Loy and Novarro got along splendidly during shooting and after filming was over, Novarro had Myrna Loy house-sit for him at his home in Los Feliz, while he was on a singing tour in Europe. While he was gone, Myrna Loy read an article that claimed that Novarro, who was "heretofore impervious to women," had fallen madly in love with Loy and she with him. Loy, who was really dating producer Arthur Hornblow (they would later marry), was furious and ran down to the studio where she made sure Howard Strickling and his publicity department would never pair her with a costar in the gossip columns again. She later said, "It was preposterous. Ramon wasn't even interested in the ladies and I was seeing Arthur exclusively, so the publicity department had chosen a most unlikely pair."

Producer: Sam Wood
Director: Sam Wood
Screenplay: Elmer Harris, Anita Loos (writers); Edgar Selwyn (play)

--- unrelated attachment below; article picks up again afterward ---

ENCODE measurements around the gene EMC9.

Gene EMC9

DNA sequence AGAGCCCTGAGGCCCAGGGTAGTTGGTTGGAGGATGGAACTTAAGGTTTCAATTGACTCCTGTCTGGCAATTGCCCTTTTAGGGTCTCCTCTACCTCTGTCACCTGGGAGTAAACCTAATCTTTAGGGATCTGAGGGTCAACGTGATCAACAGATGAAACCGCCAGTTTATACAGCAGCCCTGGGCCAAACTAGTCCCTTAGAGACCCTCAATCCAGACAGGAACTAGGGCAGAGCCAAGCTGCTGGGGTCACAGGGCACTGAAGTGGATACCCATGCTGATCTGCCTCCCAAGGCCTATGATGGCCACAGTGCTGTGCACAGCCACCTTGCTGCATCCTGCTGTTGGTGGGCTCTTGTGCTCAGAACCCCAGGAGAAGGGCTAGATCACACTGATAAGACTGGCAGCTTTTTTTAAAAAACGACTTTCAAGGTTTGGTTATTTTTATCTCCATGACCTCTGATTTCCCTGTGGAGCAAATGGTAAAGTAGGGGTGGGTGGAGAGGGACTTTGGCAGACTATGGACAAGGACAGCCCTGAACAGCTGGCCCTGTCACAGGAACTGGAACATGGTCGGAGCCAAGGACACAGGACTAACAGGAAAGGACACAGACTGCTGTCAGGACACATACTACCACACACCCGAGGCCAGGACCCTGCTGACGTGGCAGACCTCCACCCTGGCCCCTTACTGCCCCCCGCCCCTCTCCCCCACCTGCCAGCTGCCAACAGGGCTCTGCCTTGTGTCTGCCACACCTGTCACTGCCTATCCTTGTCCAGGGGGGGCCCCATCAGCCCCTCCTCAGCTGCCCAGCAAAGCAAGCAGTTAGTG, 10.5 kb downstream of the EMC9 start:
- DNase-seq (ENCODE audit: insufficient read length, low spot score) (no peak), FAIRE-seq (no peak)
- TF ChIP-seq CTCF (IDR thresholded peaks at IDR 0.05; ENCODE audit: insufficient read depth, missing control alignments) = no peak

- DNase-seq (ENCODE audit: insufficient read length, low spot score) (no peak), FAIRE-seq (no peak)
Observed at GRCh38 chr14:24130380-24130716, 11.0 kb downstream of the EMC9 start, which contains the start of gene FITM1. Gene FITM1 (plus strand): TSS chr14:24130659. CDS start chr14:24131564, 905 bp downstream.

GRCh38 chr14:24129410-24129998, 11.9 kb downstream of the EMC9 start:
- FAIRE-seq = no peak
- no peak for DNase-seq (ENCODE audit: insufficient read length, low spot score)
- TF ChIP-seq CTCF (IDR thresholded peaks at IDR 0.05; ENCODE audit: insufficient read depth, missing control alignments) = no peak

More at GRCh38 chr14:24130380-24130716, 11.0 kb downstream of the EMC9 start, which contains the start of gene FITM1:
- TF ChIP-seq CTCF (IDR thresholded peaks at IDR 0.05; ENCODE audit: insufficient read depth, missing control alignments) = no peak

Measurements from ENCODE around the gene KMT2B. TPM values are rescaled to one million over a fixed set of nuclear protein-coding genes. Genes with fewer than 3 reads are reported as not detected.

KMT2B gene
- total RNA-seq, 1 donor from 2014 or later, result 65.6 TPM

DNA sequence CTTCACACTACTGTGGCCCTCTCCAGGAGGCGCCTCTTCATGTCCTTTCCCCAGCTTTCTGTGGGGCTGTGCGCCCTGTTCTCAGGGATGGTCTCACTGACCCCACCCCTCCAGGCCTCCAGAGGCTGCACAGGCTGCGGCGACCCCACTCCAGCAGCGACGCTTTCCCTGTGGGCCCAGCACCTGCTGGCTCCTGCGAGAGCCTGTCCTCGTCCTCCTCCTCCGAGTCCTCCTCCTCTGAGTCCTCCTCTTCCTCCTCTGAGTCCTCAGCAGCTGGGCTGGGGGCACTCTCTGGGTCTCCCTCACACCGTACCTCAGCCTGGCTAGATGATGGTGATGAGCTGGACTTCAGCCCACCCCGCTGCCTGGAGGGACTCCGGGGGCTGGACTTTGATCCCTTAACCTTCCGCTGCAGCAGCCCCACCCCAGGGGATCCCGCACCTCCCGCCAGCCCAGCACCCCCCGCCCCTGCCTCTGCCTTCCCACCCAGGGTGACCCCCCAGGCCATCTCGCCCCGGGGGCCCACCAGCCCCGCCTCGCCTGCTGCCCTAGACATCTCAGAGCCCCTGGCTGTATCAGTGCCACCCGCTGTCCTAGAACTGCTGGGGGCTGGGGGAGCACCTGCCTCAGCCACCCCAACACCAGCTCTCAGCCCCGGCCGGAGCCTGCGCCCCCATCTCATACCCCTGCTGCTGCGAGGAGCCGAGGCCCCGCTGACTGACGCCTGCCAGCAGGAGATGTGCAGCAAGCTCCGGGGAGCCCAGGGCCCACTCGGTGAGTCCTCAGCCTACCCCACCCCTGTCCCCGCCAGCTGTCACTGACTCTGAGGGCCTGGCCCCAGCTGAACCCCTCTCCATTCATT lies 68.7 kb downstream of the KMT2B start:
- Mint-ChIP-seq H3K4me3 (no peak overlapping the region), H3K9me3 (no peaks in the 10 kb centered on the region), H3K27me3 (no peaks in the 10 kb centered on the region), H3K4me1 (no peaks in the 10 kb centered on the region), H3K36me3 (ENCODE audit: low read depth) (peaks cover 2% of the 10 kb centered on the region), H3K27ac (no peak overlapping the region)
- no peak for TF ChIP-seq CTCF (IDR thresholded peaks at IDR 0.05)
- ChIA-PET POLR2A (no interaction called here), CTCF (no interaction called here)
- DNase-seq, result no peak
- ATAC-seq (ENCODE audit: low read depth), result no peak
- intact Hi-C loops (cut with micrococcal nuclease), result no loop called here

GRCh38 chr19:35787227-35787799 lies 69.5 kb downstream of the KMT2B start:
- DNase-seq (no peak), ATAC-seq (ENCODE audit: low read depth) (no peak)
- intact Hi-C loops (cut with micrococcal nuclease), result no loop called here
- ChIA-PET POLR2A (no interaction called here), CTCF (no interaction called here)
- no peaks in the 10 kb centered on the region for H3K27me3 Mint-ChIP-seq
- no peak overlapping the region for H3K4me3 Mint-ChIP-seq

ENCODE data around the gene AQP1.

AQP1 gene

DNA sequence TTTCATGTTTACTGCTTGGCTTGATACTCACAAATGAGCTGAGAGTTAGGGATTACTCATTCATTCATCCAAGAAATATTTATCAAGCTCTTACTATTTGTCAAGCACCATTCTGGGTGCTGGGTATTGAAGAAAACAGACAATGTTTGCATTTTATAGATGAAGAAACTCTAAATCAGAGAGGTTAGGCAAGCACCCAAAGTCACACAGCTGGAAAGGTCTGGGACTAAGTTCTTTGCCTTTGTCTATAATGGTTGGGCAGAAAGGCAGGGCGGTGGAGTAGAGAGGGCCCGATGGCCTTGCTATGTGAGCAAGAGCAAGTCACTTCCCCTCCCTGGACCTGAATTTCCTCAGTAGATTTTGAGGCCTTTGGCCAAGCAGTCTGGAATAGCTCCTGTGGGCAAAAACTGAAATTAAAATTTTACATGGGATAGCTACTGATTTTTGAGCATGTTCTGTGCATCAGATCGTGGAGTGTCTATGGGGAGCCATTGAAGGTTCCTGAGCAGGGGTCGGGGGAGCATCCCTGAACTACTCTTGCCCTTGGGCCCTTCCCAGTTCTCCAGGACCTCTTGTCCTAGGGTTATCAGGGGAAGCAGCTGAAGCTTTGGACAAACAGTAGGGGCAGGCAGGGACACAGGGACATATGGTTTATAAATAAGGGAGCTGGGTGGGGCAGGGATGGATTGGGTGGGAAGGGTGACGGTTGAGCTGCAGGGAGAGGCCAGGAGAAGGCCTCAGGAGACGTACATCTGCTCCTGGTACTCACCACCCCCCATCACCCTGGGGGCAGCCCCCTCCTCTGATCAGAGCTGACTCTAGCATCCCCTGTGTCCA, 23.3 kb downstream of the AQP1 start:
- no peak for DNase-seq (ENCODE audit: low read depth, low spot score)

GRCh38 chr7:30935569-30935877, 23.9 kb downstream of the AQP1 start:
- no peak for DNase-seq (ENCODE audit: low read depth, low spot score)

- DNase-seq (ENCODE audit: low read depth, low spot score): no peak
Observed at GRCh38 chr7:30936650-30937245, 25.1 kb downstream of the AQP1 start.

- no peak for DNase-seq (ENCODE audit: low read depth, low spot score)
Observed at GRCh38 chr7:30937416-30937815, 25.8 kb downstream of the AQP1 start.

Cinematography: Harold Rosson
Art Direction: Cedric Gibbons
Music: Herbert Stothart
Film Editing: Tom Held
Cast: Ramon Novarro (Jamil El Shehab), Myrna Loy (Diana 'Di' Standing), Reginald Denny (Gerald Hume, Diana's Fiancé), Louise Closser Hale (Powers), C. Aubrey Smith (Cecil Harwood), Edward Arnold (Achmed Pasha), Blanche Friderici (Mrs. Hume, Gerald's Mother), Marcelle Corday (Marthe, Diana's Maid), Hedda Hopper (Mrs. Loway, American Tourist), Leni Stengel (Ilsa, German Tourist).
BW-83m.

by Lorraine LoBianco

SOURCES:
Ellenberger, Allan R. Ramon Novarro: A Biography of the Silent Film Idol, 1899-1968: With a filmography
Leider, Emily W. Myrna Loy: The Only Good Girl in Hollywood
Motion Picture Herald Volume 112
Soares, André and Slide, Anthony Beyond Paradise: The Life of Ramon Novarro
The Barbarian

The Barbarian